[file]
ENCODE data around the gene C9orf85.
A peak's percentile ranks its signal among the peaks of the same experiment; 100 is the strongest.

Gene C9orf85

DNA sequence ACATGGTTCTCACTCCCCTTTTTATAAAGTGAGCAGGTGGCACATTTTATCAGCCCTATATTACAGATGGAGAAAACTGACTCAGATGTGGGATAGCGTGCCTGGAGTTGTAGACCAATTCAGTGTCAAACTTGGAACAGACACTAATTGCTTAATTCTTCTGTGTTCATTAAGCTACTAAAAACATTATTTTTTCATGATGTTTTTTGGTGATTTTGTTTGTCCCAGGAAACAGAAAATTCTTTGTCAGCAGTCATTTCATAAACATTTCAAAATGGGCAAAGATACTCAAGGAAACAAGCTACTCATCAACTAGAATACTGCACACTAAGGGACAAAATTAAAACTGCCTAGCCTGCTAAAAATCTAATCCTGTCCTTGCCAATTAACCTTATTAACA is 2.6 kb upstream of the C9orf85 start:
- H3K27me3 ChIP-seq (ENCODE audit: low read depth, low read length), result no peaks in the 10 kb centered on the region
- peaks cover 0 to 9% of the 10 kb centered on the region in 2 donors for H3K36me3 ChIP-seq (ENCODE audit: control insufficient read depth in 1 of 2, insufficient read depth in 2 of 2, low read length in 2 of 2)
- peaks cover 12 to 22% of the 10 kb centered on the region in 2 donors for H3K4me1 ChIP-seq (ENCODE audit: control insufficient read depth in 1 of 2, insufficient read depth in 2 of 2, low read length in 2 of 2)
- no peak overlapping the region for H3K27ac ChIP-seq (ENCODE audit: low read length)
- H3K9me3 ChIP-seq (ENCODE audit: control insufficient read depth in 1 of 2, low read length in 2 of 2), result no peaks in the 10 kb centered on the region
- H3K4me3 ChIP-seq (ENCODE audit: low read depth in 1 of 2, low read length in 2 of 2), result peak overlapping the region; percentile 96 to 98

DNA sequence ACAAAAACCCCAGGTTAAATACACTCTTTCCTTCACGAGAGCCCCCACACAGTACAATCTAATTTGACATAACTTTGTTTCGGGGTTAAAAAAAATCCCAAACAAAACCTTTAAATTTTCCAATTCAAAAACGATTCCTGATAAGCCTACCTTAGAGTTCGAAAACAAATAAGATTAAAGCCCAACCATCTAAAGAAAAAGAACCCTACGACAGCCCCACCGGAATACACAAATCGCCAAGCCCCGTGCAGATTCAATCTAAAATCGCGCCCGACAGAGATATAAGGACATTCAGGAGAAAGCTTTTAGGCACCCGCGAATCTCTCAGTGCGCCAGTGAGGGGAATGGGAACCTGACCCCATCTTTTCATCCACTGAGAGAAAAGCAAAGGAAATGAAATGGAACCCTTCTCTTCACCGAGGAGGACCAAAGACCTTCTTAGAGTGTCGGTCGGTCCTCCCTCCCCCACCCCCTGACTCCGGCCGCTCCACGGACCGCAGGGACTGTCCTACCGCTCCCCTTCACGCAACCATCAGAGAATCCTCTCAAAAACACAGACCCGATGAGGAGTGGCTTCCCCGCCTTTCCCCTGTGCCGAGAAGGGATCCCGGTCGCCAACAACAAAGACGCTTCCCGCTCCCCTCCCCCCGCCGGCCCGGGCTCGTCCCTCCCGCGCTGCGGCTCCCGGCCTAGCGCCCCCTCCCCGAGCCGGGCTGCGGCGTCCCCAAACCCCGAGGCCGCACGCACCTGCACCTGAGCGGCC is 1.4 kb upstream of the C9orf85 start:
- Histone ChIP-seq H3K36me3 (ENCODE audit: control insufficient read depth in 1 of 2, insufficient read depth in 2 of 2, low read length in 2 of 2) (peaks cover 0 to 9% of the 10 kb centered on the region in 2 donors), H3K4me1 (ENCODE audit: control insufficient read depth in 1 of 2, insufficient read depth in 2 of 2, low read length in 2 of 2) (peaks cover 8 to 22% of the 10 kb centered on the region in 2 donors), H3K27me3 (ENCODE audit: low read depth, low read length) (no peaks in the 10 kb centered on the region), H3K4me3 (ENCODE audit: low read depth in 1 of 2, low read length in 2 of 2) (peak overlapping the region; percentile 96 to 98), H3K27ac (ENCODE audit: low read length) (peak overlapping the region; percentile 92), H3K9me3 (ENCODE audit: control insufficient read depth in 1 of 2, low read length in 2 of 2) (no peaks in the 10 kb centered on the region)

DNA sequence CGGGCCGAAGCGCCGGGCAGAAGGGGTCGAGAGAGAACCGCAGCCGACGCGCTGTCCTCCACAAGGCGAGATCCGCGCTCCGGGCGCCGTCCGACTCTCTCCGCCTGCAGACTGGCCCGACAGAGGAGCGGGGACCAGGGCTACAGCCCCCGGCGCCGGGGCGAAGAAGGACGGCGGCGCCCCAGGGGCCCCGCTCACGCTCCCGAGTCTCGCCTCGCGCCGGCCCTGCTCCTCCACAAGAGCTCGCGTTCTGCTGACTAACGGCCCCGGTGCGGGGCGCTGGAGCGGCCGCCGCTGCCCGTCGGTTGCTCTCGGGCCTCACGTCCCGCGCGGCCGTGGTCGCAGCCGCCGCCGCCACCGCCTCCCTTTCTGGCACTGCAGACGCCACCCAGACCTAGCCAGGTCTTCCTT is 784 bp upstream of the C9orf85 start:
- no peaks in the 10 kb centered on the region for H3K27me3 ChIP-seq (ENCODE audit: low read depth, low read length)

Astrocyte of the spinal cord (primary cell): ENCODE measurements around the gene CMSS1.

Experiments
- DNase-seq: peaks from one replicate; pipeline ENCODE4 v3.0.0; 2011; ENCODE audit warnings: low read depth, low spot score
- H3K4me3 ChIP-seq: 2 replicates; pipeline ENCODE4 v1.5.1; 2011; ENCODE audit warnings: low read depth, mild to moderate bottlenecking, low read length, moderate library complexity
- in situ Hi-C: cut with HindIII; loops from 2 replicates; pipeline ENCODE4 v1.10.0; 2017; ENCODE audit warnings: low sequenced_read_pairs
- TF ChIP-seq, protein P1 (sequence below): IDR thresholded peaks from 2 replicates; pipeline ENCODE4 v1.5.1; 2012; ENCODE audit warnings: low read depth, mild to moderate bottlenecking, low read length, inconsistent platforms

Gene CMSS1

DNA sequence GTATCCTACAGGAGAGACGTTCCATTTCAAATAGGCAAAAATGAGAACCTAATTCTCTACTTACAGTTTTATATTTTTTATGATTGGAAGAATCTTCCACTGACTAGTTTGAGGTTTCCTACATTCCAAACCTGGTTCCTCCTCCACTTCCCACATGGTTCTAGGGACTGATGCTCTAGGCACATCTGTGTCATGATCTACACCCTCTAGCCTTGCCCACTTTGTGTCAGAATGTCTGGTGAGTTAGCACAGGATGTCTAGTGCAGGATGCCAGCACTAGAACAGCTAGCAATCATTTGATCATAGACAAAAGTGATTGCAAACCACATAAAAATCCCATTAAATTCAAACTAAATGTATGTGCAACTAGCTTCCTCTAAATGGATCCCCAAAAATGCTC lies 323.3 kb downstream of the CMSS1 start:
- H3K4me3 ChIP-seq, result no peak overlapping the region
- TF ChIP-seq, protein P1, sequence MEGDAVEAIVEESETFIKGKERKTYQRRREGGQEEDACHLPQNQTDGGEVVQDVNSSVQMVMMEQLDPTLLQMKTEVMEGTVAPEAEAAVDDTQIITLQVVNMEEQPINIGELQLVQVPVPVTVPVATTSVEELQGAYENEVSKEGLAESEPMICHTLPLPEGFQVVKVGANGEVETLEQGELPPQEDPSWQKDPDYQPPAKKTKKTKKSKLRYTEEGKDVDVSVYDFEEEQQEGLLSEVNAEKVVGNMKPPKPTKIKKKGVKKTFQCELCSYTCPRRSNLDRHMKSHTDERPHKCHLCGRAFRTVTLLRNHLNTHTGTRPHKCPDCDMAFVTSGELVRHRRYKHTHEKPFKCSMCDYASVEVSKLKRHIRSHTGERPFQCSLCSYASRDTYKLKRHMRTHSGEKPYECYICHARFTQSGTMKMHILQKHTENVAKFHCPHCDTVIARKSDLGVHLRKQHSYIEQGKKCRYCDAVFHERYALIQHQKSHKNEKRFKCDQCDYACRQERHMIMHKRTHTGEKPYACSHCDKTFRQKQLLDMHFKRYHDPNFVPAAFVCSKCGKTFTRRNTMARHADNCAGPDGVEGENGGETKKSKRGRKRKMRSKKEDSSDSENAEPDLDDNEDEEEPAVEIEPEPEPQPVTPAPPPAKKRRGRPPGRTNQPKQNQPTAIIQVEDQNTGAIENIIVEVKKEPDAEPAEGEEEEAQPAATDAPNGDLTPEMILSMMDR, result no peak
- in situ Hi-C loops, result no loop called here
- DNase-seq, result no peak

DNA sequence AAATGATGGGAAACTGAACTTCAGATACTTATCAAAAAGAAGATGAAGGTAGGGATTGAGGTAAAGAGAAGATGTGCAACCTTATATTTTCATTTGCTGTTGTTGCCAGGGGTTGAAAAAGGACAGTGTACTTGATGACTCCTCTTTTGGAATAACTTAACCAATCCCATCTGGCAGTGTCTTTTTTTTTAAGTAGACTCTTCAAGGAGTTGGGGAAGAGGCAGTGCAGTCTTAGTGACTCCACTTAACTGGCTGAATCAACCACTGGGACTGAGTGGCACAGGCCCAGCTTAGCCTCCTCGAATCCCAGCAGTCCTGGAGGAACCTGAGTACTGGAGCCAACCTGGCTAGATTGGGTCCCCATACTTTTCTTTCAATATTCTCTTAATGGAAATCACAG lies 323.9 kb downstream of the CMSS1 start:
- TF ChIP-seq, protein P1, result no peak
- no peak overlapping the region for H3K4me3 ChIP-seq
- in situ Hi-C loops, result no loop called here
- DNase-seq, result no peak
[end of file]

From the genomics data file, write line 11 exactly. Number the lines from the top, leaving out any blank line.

DNA sequence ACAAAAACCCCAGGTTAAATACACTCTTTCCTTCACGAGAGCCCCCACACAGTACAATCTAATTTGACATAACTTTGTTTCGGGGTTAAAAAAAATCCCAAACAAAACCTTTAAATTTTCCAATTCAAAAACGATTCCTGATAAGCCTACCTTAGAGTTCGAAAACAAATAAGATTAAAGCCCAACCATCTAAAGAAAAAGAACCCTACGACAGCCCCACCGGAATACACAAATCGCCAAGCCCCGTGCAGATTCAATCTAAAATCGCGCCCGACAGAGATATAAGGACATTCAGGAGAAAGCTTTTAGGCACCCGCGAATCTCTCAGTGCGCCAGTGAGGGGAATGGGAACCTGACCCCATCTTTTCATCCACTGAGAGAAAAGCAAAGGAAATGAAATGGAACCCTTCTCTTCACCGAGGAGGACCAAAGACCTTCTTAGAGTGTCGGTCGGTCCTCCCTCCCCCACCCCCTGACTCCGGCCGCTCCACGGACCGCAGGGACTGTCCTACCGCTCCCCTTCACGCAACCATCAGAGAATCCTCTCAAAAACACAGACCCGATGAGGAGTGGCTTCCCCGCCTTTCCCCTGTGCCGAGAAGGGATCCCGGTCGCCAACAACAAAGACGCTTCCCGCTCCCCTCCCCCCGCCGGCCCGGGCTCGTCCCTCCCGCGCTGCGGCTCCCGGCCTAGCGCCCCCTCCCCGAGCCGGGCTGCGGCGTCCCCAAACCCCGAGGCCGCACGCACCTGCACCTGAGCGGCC is 1.4 kb upstream of the C9orf85 start: